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Letters Home - from a young Scots Guard

A nineteen year old lad writes home to his mother from the trenches in World War 1 France: “I have seen all the life I want to see.”

A bundle of letters 100 years old, written in pencil on scraps of paper, are a poignant testimony to one young man's experience of war and his longing for home – home that he never saw again. His family in East Calder kindly let me read them and share some of the contents here.

Tom Pullar enrolled in the Scots Guards in his native North Berwick in 1917 aged nineteen. By spring 1918 he was in France in the thick of trench warfare. Writing regularly to his mother, Tom's letters are mostly optimistic, shot through with a clear longing for home and family.

His little sister Elsie, who was six years old when her beloved big brother joined the Scots Guards, treasured his letters, bringing them with her to West Lothian when she moved to East Calder.

16th April 1918. “I got your parcel today and I am very thankful to you for sending it so soon. I have just eaten one scone and I don't think I ever enjoyed anything so much in my life.” Tom also asks for “a small box of Harrison's Pomade for we can't buy it here and the lice have me nearly mad at times...I am lousy as a partridge.”

Touchingly, Tom is concerned to keep his mother's spirits up and not worry her with details of the hardships. Often an outburst of frustration is immediately followed by a reassurance that things are not too bad after all: “I never used to think much of soldiering at Wellington in fact I used to like it but this is making me more bitter against it every day. We are not so bad you know one gets used to it and one can always look forward to the end of the war then we will finish with soldiering, at least I will. They will take me into the army under escort the next time if ever I have to join it again.”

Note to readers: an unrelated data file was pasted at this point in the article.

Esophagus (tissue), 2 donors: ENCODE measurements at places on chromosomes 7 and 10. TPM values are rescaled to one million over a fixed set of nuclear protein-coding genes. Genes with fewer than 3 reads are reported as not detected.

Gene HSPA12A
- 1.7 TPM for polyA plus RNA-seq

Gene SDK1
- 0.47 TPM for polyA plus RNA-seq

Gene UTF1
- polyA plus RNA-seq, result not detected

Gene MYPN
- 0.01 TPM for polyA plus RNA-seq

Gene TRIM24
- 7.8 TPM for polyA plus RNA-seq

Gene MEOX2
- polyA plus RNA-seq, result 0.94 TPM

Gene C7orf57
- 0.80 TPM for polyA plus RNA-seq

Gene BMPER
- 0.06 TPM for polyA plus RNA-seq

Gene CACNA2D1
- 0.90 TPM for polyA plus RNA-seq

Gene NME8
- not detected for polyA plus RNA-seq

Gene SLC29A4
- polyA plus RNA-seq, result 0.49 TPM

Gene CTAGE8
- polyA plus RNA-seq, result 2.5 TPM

31st May 1918: “Now mother I ask you not to worry so much about me as I am all right out here.....You know you are not to run away with the idea that we live in the trenches all the time we are out here. We have our turn at it, and when we get out for a rest we have quite a good time altogether and of course we have to take the good with the bad.” And, looking on the bright side when the weather is good, “There is one thing when the sun is out we are not going about up to the eyes in mud.” - a reference to the notorious mud of the trenches.

Tom's letters are always signed off “I remain your ever loving and affectionate son Tam.” and almost every one has a reference to coming home.

28th June 1918 “I am sorry to think you have left that house for it was such a nice one. I always looked forward to coming back to it, but never mind when I come back I'll make sure that you'll have a decent house to live in.”

Tom was limited as to what he said about the war itself due to censorship – the envelopes are stamped with the Censor's Office mark. In a letter dated 26th August 1918, he says “I suppose you will understand why I haven't written the last day or two since you have seen the papers. I couldn't very well tell you where I was or what I was going to do, but I have been and came through along with the boys, and I am glad to think you won't need me to tell you anything about it except that I had the good luck to come through it and that I am glad I was in it along with the boys.”

He is referring to the massive offensive by Allied troops against the Germans on 8th August 1918 south east of Amiens - the turning point of the war. Tom seems relieved not to talk about the details of it, just that he survived.